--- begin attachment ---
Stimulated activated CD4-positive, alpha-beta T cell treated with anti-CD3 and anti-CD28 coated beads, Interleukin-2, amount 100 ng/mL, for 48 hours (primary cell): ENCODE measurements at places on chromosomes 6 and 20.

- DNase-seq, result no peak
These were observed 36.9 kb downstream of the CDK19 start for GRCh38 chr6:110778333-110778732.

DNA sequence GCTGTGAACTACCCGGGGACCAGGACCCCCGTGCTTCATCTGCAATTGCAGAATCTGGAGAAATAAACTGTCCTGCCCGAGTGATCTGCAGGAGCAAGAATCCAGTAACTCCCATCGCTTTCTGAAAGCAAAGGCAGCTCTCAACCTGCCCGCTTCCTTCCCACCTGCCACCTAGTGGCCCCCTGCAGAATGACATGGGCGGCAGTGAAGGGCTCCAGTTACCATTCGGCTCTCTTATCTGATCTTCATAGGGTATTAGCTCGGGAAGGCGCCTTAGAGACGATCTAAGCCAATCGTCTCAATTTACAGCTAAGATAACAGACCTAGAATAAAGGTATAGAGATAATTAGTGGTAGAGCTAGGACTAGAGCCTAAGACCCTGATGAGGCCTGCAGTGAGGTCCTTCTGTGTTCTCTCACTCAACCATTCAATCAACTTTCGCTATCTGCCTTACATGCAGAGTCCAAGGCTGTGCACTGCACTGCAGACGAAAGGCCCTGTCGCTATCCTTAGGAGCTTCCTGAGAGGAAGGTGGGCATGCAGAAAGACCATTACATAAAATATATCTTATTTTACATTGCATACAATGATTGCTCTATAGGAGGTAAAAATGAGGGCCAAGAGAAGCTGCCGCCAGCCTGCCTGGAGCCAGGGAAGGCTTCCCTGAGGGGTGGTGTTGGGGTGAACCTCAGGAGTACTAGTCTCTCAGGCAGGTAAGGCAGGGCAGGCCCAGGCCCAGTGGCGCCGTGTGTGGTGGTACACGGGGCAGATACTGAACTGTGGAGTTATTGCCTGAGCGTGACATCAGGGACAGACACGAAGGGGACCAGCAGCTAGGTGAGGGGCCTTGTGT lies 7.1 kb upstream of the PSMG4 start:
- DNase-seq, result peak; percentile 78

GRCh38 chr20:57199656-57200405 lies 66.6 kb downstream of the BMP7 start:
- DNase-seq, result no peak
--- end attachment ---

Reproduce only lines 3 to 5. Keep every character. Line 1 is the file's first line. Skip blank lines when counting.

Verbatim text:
These were observed 36.9 kb downstream of the CDK19 start for GRCh38 chr6:110778333-110778732.

DNA sequence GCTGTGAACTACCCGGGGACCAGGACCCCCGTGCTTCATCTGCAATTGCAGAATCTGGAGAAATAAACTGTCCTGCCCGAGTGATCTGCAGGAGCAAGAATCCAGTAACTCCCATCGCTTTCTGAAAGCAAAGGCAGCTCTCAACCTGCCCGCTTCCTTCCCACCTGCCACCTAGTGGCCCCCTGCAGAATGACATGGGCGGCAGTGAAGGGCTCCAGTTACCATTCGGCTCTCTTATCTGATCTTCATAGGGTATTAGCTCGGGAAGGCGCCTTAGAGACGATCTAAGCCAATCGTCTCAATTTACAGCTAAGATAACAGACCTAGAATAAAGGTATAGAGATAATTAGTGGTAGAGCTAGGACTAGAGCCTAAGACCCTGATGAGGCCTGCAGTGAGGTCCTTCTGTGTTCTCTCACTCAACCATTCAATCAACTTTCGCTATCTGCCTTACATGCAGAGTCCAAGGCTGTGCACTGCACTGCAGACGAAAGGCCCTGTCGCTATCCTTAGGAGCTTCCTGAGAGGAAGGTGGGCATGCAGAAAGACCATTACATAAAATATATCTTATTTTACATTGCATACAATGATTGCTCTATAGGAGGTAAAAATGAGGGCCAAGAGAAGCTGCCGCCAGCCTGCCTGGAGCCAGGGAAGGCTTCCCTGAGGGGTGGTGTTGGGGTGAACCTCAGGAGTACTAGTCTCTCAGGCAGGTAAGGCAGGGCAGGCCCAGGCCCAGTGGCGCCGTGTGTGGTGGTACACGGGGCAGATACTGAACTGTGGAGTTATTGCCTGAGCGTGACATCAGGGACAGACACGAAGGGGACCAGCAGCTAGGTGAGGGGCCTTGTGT lies 7.1 kb upstream of the PSMG4 start:
- DNase-seq, result peak; percentile 78